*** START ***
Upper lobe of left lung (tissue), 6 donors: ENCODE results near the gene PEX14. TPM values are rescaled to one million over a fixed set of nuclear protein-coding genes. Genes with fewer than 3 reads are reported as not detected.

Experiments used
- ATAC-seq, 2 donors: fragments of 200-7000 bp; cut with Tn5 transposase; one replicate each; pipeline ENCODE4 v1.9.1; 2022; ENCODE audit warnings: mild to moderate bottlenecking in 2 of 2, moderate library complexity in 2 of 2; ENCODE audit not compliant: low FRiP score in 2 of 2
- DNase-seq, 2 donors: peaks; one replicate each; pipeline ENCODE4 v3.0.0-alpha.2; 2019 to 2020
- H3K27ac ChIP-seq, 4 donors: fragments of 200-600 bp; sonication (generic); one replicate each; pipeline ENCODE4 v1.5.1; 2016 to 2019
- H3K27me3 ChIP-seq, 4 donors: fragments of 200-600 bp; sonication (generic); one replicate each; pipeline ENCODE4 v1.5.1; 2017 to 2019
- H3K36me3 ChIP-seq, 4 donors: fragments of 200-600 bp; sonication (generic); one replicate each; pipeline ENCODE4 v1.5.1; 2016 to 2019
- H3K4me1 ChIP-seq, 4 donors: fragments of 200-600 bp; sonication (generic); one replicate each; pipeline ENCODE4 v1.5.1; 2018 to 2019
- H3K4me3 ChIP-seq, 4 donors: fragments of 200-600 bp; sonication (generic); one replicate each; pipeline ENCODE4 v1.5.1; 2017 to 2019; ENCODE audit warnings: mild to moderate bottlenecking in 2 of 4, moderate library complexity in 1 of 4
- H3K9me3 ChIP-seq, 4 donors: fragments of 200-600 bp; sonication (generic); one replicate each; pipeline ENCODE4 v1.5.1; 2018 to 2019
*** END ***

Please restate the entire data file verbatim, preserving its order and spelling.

Upper lobe of left lung (tissue), 6 donors: ENCODE results near the gene PEX14. TPM values are rescaled to one million over a fixed set of nuclear protein-coding genes. Genes with fewer than 3 reads are reported as not detected.

Experiments used
- ATAC-seq, 2 donors: fragments of 200-7000 bp; cut with Tn5 transposase; one replicate each; pipeline ENCODE4 v1.9.1; 2022; ENCODE audit warnings: mild to moderate bottlenecking in 2 of 2, moderate library complexity in 2 of 2; ENCODE audit not compliant: low FRiP score in 2 of 2
- DNase-seq, 2 donors: peaks; one replicate each; pipeline ENCODE4 v3.0.0-alpha.2; 2019 to 2020
- H3K27ac ChIP-seq, 4 donors: fragments of 200-600 bp; sonication (generic); one replicate each; pipeline ENCODE4 v1.5.1; 2016 to 2019
- H3K27me3 ChIP-seq, 4 donors: fragments of 200-600 bp; sonication (generic); one replicate each; pipeline ENCODE4 v1.5.1; 2017 to 2019
- H3K36me3 ChIP-seq, 4 donors: fragments of 200-600 bp; sonication (generic); one replicate each; pipeline ENCODE4 v1.5.1; 2016 to 2019
- H3K4me1 ChIP-seq, 4 donors: fragments of 200-600 bp; sonication (generic); one replicate each; pipeline ENCODE4 v1.5.1; 2018 to 2019
- H3K4me3 ChIP-seq, 4 donors: fragments of 200-600 bp; sonication (generic); one replicate each; pipeline ENCODE4 v1.5.1; 2017 to 2019; ENCODE audit warnings: mild to moderate bottlenecking in 2 of 4, moderate library complexity in 1 of 4
- H3K9me3 ChIP-seq, 4 donors: fragments of 200-600 bp; sonication (generic); one replicate each; pipeline ENCODE4 v1.5.1; 2018 to 2019